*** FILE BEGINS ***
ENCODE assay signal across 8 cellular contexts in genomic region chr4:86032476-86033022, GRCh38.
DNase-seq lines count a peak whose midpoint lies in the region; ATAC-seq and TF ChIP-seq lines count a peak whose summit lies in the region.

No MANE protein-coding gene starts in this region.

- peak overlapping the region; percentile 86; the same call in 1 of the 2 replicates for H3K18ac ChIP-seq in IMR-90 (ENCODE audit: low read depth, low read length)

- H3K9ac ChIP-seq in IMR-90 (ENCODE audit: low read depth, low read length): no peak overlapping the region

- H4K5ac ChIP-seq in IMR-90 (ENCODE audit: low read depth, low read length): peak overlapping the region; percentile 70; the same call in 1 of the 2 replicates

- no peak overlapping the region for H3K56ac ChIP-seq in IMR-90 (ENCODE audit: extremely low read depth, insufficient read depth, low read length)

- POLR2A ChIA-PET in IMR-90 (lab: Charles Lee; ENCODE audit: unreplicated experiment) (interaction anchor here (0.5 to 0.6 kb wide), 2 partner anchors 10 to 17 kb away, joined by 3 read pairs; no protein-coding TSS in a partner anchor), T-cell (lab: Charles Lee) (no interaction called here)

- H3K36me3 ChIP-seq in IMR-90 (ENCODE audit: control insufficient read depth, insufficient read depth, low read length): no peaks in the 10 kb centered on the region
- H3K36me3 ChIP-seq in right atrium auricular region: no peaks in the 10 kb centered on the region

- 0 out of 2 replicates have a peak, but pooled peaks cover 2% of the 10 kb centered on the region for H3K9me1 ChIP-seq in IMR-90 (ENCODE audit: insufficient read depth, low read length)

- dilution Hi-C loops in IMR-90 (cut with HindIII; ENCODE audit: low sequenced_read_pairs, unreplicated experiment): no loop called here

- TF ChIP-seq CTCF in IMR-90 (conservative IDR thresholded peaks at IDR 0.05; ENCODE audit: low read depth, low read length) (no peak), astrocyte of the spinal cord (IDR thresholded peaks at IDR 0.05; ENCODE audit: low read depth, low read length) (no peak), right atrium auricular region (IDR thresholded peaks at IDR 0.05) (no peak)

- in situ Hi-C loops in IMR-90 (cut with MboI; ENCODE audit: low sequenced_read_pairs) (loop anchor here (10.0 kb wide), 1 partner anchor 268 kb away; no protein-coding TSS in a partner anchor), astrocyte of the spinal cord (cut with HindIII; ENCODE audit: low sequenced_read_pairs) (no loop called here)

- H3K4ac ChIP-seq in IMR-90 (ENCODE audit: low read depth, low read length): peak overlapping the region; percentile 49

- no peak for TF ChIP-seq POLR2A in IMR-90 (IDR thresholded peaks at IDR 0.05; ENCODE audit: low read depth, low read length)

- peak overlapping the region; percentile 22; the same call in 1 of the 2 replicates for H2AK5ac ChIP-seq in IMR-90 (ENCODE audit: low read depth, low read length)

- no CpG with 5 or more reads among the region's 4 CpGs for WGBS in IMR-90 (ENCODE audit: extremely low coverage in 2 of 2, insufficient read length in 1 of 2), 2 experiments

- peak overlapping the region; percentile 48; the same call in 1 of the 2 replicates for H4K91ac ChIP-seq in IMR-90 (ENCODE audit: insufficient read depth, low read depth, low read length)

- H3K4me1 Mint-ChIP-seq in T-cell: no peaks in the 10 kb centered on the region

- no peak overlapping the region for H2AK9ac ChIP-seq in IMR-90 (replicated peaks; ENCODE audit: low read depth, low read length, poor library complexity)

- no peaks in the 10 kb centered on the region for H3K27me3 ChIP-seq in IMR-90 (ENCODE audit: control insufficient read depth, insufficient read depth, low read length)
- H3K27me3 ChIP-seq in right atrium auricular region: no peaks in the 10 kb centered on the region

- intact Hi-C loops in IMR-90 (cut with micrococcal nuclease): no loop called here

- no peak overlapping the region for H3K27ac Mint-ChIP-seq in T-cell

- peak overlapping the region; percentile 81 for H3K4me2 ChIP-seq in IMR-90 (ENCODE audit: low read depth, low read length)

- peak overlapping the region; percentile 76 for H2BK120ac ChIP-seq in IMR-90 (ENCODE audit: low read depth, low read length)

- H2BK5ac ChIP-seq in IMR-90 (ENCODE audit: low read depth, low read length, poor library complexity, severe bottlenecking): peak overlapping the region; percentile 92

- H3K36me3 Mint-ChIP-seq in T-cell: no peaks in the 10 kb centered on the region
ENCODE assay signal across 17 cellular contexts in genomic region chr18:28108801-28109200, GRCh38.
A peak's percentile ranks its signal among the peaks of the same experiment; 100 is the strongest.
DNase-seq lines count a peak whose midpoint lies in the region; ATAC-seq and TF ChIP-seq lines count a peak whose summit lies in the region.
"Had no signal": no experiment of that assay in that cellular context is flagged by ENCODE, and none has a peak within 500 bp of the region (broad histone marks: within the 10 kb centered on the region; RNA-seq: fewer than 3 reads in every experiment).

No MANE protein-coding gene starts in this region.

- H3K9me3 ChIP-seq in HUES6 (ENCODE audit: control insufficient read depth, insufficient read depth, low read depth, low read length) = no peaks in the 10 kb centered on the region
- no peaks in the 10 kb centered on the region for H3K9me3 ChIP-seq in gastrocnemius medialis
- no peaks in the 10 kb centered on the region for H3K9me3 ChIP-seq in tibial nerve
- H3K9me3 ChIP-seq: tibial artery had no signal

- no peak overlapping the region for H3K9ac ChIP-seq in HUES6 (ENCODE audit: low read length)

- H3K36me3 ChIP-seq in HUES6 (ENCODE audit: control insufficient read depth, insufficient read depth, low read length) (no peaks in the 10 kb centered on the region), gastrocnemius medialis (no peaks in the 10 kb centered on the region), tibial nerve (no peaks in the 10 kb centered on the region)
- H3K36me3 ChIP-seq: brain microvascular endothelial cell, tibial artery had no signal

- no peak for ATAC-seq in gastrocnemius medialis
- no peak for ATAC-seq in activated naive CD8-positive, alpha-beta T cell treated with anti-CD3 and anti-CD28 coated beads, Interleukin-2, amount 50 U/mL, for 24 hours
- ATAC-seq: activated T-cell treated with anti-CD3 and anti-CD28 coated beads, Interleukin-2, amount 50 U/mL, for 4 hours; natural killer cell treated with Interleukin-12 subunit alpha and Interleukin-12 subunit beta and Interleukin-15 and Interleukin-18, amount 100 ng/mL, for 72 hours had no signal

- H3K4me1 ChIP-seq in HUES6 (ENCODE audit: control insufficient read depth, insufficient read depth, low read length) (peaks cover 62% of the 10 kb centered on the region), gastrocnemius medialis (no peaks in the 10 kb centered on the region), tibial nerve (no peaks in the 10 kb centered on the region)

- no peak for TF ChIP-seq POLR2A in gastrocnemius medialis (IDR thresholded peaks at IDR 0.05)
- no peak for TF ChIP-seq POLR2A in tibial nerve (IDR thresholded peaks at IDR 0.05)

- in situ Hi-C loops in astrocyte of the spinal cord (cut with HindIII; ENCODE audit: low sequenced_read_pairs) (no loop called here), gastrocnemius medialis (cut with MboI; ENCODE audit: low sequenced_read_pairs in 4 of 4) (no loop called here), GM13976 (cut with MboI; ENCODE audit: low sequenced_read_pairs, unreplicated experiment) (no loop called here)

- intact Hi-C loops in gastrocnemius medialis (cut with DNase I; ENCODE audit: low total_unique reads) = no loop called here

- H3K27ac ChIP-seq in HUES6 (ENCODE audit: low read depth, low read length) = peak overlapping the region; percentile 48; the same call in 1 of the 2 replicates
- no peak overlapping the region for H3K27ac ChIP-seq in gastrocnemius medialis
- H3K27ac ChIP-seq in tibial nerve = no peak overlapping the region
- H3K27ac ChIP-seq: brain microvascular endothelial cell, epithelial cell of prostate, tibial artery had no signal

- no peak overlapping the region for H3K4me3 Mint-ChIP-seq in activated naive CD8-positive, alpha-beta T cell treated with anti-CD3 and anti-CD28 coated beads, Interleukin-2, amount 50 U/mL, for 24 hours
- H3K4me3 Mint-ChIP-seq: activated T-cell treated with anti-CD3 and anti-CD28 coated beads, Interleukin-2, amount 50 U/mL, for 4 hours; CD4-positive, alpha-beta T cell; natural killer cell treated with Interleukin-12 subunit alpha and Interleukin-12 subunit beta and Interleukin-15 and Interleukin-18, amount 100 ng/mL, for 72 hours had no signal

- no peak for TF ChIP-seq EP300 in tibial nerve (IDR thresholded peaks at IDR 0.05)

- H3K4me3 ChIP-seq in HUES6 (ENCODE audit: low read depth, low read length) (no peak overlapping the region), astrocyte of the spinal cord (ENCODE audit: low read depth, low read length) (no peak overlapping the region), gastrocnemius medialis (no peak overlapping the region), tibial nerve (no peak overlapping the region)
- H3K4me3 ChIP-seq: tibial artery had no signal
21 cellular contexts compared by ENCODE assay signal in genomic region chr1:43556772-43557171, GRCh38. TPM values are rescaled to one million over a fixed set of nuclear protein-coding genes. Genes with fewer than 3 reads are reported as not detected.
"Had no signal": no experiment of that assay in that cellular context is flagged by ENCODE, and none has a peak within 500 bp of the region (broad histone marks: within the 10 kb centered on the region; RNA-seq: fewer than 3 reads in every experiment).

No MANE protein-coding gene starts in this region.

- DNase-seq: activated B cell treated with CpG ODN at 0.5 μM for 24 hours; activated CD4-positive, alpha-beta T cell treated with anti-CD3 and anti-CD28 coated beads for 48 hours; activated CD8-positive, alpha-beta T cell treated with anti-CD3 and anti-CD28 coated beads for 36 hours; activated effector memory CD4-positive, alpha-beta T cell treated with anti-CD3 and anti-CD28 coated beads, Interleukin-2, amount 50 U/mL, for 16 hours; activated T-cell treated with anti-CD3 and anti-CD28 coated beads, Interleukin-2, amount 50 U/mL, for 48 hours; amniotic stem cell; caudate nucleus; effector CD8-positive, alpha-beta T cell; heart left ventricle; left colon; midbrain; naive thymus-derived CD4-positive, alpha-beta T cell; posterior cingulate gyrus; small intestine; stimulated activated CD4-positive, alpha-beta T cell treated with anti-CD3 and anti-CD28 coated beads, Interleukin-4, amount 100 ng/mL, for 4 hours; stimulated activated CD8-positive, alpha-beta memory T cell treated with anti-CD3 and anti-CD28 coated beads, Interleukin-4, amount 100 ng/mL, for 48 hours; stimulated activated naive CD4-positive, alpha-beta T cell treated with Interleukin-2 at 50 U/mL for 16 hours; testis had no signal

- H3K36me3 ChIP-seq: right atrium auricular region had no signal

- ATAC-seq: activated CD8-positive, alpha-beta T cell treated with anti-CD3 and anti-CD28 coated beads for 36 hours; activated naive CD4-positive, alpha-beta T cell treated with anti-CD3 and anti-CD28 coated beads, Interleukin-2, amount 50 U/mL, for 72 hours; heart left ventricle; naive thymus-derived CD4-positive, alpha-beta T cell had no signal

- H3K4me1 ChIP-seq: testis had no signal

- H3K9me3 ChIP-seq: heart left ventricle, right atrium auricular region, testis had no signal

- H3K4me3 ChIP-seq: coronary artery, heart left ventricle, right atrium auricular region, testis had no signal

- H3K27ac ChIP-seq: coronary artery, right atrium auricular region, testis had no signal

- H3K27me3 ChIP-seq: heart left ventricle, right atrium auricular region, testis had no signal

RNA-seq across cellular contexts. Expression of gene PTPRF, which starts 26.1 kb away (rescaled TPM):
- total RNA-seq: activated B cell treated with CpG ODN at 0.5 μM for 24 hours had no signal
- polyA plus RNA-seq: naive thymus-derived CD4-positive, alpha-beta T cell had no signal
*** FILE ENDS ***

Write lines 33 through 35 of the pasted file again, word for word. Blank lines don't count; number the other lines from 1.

"Had no signal": no experiment of that assay in that cellular context is flagged by ENCODE, and none has a peak within 500 bp of the region (broad histone marks: within the 10 kb centered on the region; RNA-seq: fewer than 3 reads in every experiment).

No MANE protein-coding gene starts in this region.

- H3K9me3 ChIP-seq in HUES6 (ENCODE audit: control insufficient read depth, insufficient read depth, low read depth, low read length) = no peaks in the 10 kb centered on the region